The Tax Policy Center has crunched the numbers on Mitt Romney’s tax plan and the findings are pretty interesting. They used the CBO’s baseline estimates and then included the various tax cuts that Governor Romney is calling for. Of course, this is only the revenue side so we don’t know what kind of spending cuts Romney might have in store for us, but just looking at the revenue side one might be inclined to argue that Romney will be a bigger spender than Obama is! Here’s the Tax Policy Center on the plan:
“Last week, Mitt Romney proposed a new tax plan that would, among other things, reduce individual tax rates by 20 percent across the board and repeal the Alternative Minimum Tax. To get a rough sense of what those two tax cuts would cost, the Tax Policy Center crunched the numbers. The result: They would be really, really expensive.
TPC found that repealing the AMT and cutting rates by 20 percent would increase the deficit by more than $3 trillion over the next 10 years, even after the 2001/2003/2010 tax cuts are extended.”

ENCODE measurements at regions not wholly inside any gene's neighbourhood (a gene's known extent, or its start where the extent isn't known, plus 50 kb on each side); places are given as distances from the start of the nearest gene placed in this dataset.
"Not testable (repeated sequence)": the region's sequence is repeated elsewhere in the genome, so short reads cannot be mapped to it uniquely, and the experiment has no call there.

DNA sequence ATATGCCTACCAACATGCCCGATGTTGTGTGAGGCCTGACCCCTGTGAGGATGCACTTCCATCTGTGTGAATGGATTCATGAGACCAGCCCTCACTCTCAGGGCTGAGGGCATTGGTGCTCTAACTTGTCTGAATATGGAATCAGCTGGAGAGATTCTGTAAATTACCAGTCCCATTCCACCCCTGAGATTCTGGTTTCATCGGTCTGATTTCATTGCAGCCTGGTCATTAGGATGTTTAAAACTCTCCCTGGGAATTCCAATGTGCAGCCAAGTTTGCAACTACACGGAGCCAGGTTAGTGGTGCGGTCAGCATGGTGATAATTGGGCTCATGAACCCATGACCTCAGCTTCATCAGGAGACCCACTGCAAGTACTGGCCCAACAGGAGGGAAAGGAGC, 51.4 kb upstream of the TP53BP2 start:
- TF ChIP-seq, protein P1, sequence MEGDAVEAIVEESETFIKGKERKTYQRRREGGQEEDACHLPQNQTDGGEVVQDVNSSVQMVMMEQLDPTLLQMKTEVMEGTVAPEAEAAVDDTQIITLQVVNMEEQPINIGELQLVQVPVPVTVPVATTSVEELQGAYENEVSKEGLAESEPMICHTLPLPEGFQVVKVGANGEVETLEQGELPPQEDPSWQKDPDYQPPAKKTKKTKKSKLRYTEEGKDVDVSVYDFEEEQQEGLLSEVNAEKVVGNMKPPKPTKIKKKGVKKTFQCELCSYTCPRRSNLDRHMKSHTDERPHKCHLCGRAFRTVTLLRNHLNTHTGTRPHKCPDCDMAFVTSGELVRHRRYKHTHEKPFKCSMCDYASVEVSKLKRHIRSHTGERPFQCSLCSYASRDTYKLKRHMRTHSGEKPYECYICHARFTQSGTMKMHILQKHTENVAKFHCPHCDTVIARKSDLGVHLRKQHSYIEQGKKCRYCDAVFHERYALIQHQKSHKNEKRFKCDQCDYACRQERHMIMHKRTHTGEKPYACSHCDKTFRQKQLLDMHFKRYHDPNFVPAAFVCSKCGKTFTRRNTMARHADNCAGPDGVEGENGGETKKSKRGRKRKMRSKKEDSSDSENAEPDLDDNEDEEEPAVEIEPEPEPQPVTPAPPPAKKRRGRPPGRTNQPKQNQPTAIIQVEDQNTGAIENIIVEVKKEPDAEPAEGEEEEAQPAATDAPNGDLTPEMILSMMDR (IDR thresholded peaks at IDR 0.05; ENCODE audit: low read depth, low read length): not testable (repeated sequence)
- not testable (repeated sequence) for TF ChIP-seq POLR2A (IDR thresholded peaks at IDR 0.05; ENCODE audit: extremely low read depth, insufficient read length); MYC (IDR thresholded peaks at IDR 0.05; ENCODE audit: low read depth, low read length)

(Source: Tax Policy Center)
Of course, as Treasury Secretary Geithner explained just recently, a tax cut is the equivalent of a spending increase in terms of its effect on the federal budget. The main difference is that the government doesn’t decide specifically how to allocate the funds. Now, it’s impossible to know what the Romney budget will actually look like until we see it, but his plan for revenues is certainly the equivalent of a big spending increase from the CBO’s current baseline. For instance, Obama’s next term is projected at $13.6T in revenues while the Romney plan is calling for just $10.85T in revenues. Based on that, one might argue that Romney will end up running sizable budget deficits that any Keynesian would fall in love with. But clearly, it’s too early to make such broad conclusions since we only have one side of the ledger to work with….
Mr. Roche is the Founder and Chief Investment Officer of Discipline Funds.Discipline Funds is a low fee financial advisory firm with a focus on helping people be more disciplined with their finances.
He is also the author of Pragmatic Capitalism: What Every Investor Needs to Understand About Money and Finance, Understanding the Modern Monetary System and Understanding Modern Portfolio Construction.